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Concert Reviews:
Coldplay's Arrival At Palace Was Worth The Wait
 

By GARY GRAFF
Of the Oakland Press

» See more SOUND CHECK

AUBURN HILLS -- The Palace got rocked twice on Monday (Nov. 3).

During the day it was news of the blockbuster trade that brought NBA superstar Allen Iverson to the Detroit Pistons. And a few hours later it was the British rock band Coldplay, delivering a 90-minute slam dunk of a show that deftly balanced visual dazzle with musical facility -- and a humble countenance that made for a refreshingly earthy and "matey" experience for the 13,300 fans.

They had waited for this moment, too; Coldplay was initially supposed to play the Palace on July 5, towards the start of the world tour to promote the quartet's fourth album, the chart-topping "Viva la Vida or Death and All His Friends." The tour was pushed back to give the group more time to hone its production, and while frontman Chris Martin apologized for the delay, what Coldplay delivered was more than worth the wait.

Martin and company have never been shy about wearing their influences on their sleeves and acknowledging them -- primarily U2 -- and Monday's concert certainly had those hallmarks, as well as touches of Peter Gabriel, Pink Floyd and the Flaming Lips. But this time out Coldplay offered an array of tricks and treats that felt more their own, with a flow that never wore any of them out and presented a steady stream of new stimuli.

Among those were lasers, a particularly huge video screen behind the stage (complementing two others hanging from the rafters) and, most interestingly, six overhead "balloons" which carried graphic images and live performance footage of the band. Two somewhat under-used ramps extended from each side of the stage to bring Coldplay closer to the crowd; the group performed a short "electronic" set -- featuring remix-style versions of "God Put a Smile on Your Face" and "Talk" -- on one, and it played a two-song acoustic set ("The Scientist" and "Death Will Never Conquer," sung by drummer Will Champion) in the back corner of the arena in the grandstand by a lower-level suite.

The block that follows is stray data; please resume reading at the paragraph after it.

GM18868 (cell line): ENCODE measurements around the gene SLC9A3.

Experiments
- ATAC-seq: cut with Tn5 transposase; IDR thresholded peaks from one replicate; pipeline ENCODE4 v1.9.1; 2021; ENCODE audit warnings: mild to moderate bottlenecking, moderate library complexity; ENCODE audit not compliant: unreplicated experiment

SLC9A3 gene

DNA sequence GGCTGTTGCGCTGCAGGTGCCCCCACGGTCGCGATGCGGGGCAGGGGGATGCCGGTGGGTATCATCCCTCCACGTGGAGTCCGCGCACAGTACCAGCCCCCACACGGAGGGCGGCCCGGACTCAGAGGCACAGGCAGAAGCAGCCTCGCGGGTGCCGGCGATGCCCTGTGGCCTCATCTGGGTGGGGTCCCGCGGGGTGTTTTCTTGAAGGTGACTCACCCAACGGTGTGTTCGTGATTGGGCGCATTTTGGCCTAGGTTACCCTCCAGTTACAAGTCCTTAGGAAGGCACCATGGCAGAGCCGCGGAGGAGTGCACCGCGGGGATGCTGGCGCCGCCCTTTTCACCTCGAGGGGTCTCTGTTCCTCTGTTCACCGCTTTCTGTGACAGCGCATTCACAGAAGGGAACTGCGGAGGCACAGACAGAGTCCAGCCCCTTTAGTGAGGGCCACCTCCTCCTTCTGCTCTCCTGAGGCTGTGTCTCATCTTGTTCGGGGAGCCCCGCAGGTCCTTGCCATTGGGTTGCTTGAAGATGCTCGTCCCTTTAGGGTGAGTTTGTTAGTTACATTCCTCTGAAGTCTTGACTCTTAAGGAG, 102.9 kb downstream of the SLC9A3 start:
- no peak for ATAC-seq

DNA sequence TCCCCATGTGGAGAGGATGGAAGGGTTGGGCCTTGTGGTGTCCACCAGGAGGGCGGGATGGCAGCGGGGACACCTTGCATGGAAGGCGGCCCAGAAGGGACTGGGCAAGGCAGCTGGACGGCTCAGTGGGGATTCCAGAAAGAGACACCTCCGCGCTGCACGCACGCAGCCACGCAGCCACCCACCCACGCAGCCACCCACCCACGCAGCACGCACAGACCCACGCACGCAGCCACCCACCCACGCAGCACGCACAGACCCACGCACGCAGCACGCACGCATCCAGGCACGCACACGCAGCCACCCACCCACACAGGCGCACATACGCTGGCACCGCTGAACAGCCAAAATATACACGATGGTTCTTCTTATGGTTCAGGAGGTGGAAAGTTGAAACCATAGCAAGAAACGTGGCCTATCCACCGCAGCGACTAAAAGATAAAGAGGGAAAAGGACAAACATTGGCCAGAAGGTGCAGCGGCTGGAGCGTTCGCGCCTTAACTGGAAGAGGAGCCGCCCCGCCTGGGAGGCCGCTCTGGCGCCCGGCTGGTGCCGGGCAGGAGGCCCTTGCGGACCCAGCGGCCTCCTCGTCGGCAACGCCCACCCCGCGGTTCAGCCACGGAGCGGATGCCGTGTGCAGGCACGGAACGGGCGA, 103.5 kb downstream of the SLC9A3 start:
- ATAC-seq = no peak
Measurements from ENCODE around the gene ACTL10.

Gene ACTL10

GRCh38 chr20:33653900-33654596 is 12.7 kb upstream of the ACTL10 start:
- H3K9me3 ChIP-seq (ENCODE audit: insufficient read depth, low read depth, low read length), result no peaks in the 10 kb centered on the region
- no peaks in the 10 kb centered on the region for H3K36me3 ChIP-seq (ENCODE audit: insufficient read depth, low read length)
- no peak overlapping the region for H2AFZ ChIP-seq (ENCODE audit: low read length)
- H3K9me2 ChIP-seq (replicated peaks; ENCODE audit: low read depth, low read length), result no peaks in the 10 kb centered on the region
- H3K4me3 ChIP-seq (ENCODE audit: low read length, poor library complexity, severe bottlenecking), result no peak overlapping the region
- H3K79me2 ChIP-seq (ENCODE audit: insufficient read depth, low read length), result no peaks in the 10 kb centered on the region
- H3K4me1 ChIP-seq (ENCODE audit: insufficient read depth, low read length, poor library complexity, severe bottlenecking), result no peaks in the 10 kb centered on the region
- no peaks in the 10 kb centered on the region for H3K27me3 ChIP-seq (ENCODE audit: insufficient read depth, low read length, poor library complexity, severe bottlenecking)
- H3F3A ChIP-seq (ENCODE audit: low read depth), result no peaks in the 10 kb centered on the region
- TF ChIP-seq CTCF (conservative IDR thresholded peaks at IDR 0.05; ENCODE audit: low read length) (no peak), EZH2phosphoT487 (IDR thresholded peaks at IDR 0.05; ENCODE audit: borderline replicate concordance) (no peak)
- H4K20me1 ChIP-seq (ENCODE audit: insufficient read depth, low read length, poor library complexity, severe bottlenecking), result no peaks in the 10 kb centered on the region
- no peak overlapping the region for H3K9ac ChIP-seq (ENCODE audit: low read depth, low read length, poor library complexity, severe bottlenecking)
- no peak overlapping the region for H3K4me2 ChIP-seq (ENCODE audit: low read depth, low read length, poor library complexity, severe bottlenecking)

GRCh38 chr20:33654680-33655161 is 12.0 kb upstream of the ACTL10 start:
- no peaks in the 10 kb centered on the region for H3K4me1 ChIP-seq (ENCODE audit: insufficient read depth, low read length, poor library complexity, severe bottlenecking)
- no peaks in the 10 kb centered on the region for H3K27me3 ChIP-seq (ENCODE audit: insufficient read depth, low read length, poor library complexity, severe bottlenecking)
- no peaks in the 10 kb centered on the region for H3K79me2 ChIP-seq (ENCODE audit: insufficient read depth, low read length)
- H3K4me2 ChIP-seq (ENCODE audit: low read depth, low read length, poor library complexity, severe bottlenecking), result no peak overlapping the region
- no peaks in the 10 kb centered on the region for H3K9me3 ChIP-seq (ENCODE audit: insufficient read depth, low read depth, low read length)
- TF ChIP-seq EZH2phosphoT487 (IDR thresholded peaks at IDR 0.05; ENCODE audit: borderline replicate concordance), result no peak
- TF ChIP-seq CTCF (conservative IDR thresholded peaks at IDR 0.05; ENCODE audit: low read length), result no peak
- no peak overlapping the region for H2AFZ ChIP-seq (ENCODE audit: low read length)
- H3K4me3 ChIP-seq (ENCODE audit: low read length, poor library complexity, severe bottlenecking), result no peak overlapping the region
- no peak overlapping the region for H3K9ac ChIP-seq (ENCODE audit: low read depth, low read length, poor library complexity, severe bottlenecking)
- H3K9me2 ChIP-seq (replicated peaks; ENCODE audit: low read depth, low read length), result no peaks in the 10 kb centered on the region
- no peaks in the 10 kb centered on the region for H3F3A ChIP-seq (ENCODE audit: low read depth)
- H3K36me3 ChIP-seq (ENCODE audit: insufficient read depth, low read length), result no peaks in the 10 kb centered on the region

And Coldplay showered the crowd with two helpings of day-glo confetti butterflies during "Lovers in Japan."

The music on Monday was just as memorable. Following an energetic and confident set by opener Sleepercar, Coldplay kicked off playing the shimmering "Life in Technicolor" behind a sheer curtain, then emerged with the full-bodied "Violet Hill" -- the crowd cheering as Martin sang "If you love me won't you let me know" -- and quickly rolled into a trio of the biggest hits in its canon of majestic pop, "Clocks," "In My Place" and "Speed of Sound." The group not surprisingly dug deep into "Viva la Vida..." for eight songs -- including "Lost!," "42," "Strawberry Swing" and the crowd singalong "Viva la Vida" -- and effectively deployed selections from the rest of its catalog, including a gentle voice-and-piano rendition of "The Hardest Part" that Martin dedicated to Jennifer Hudson.

And while the rest of Coldplay -- Champion, guitarist Jonny Buckland and bassist Guy Berryman -- have become more animated over the years, Martin is still the unquestioned star of the show, a gleeful, Muppet-like presence happily flopping loose-limbed around the stage, bouncing between keyboards and guitar and pointedly deflating any star trips the group could laugh into. "Those of you in the back of the room will notice we don't smell quite as good as we look," he said when Coldplay reached its destination in the seats for the acoustic set. "And we don't look that good, anyway!"

Having endorsed Democratic presidential candidate Barack Obama on "Saturday Night Live" nine days before, however, Martin's political commentary on Monday was surprisingly low-key. After welcoming the crowd to "what we're calling the last night of the Bush administration," he noted that "whether that's a good thing or a bad thing is for you to decide. It's not for us to tell you."

Sentiments seemed to run in agreement with Coldplay's position, of course, but the more unanimous sentiment was that the group managed to raise the roof on what had already been a momentous day at the Palace.

Send your thoughts and comments to Gary Graff

 



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